Stock audio library AudioMicro announced Friday that it has sealed a licensing and distribution deal with Microsoft Office 2010, the Redmond, Wash. giant’s latest productivity suite release.
As part of the deal, Office users will now be able to incorporate any of 1,500 royalty-free songs and sound effects into their projects. The tracks are available immediately at Office.com, the cloud-based site for Microsoft Office.
“Over fifty percent of the entertainment value of a visual presentation comes from the music and sound,” said Ryan Born, founder and CEO of AudioMicro, in a prepared statement. “With 1,500 new music and sound effect files to choose from, Microsoft® Office 2010 users are able to create more compelling, attention grabbing PowerPoint® presentations to engage their audience.”
Born also tells me that Sean Percival, VP of online marketing at Myspace, has officially joined the AudioMicro team as an advisor.
AudioMicro provides a massive database of stock music, sound effects, royalty-free music, production music, ringtones and more. If you’re somebody who needs a sound for any purpose under the sun, AudioMicro has you covered. The service charges as little as $4 per song and $1 for sound effects. There are also subscription plans available for those who need access to sounds more often.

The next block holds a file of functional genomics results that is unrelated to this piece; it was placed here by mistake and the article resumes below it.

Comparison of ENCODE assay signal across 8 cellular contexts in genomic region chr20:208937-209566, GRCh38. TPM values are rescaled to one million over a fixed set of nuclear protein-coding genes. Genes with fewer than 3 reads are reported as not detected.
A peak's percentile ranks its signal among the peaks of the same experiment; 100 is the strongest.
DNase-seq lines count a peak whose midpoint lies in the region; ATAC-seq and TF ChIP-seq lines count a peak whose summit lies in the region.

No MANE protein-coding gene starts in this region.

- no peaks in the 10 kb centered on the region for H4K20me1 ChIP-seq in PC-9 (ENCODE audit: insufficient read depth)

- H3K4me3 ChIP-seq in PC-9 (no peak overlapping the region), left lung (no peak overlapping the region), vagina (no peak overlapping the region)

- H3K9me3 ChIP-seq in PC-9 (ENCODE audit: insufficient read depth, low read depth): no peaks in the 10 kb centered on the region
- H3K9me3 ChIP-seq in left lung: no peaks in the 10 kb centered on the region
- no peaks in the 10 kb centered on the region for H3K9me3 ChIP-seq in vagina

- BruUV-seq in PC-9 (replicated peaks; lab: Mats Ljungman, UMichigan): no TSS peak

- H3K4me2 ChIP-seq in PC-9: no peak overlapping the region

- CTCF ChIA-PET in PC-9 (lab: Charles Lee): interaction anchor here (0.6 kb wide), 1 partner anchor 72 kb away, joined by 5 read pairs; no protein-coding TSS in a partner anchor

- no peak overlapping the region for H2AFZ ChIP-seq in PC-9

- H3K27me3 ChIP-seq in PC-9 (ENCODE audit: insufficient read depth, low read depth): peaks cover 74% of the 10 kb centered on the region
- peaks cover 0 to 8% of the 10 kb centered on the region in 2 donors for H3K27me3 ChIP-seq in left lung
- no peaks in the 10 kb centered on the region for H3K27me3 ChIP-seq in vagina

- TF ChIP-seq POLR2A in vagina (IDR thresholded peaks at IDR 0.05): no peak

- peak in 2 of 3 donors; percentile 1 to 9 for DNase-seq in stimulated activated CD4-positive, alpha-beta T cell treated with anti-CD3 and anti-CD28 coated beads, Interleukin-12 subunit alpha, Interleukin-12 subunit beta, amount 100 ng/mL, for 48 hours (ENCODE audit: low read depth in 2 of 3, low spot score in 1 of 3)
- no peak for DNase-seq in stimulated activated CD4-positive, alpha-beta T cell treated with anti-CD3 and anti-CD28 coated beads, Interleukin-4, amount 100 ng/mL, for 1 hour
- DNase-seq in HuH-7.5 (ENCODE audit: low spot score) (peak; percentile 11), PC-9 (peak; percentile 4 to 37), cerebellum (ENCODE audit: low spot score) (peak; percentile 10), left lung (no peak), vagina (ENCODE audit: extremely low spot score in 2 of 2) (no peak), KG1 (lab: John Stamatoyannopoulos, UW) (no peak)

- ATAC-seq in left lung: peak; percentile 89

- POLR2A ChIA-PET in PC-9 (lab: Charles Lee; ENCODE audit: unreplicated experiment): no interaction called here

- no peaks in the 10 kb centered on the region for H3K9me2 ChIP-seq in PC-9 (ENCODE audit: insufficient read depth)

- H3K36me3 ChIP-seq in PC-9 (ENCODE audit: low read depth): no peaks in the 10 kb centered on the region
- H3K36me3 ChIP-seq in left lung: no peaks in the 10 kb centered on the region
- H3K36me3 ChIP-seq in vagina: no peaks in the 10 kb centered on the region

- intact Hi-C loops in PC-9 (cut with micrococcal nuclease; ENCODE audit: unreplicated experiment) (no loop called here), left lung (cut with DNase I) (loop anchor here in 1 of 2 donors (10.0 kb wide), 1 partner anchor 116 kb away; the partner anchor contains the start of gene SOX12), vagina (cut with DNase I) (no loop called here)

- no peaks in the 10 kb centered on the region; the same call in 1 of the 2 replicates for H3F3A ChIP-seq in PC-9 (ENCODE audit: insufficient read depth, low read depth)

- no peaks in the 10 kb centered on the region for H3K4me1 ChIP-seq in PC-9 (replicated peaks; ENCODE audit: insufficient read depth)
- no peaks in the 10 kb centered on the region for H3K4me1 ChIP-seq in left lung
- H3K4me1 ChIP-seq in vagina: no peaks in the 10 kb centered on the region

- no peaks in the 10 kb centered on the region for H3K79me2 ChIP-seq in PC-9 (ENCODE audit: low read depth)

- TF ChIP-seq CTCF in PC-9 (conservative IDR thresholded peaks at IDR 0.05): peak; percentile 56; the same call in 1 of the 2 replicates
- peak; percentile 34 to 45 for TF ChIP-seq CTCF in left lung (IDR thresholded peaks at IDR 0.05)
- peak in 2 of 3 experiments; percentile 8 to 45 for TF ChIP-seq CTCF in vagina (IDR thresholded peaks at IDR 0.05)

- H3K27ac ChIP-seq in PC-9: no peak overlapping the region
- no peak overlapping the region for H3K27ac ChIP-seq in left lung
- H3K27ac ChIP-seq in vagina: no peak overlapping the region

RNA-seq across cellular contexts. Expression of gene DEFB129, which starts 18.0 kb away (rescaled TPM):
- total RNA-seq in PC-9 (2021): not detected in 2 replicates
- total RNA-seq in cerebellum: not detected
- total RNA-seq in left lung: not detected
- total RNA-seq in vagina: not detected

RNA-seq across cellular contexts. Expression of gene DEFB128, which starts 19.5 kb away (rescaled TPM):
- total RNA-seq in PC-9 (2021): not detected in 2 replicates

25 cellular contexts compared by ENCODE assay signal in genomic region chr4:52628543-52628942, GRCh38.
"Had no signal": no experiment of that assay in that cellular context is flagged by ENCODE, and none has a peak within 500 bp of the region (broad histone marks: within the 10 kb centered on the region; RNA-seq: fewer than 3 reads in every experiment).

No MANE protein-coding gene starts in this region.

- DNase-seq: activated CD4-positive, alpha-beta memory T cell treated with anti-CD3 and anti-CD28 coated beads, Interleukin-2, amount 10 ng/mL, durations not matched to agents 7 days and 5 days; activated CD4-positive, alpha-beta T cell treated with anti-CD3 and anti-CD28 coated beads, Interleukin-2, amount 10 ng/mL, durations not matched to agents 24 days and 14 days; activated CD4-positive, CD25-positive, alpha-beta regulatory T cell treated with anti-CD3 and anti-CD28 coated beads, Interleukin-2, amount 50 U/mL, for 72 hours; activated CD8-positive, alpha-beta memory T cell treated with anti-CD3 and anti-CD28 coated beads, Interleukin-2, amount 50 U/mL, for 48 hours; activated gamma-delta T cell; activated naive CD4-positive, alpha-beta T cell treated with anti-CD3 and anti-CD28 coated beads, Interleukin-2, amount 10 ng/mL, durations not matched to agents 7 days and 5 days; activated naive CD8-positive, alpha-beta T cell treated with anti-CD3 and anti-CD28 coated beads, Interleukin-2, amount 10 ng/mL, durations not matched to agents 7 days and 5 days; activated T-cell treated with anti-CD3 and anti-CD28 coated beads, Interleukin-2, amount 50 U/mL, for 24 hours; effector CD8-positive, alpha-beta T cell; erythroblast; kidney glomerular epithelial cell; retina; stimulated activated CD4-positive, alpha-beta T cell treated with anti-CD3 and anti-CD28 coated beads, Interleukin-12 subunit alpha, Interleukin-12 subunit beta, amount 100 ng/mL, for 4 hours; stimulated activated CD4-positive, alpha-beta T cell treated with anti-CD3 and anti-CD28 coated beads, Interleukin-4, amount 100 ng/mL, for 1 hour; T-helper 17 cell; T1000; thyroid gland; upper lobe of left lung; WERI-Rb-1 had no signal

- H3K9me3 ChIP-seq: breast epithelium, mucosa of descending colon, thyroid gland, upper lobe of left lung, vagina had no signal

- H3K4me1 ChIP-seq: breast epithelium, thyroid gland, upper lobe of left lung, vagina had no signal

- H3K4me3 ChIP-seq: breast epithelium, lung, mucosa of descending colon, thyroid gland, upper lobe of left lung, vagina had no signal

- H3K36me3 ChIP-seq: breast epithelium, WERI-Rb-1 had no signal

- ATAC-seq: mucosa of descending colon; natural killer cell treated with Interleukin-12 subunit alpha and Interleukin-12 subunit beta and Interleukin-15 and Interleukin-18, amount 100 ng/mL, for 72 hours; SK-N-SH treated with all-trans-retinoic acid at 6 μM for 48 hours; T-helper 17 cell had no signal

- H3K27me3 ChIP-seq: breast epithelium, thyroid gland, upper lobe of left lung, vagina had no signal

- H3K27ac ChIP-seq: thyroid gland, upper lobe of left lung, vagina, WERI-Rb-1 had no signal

We’ve covered AudioMicro a few times in the past, and each successive story seems to reaffirm the company’s influence. In July 2009, it teamed up with the Hollywood Edge to add over 55,000 sound effects, and and in October (just three months later, it added 13,000 high-production record label tracks. Last time an AudioMicro announcement passed our way was a little over a year ago, when the company added yet another batch of tracks--this time 20,000--that brought the total to over 200,000 tracks. Quite the impressive milestone.
Today, AudioMicro says it offers over 225,000 sounds in its database.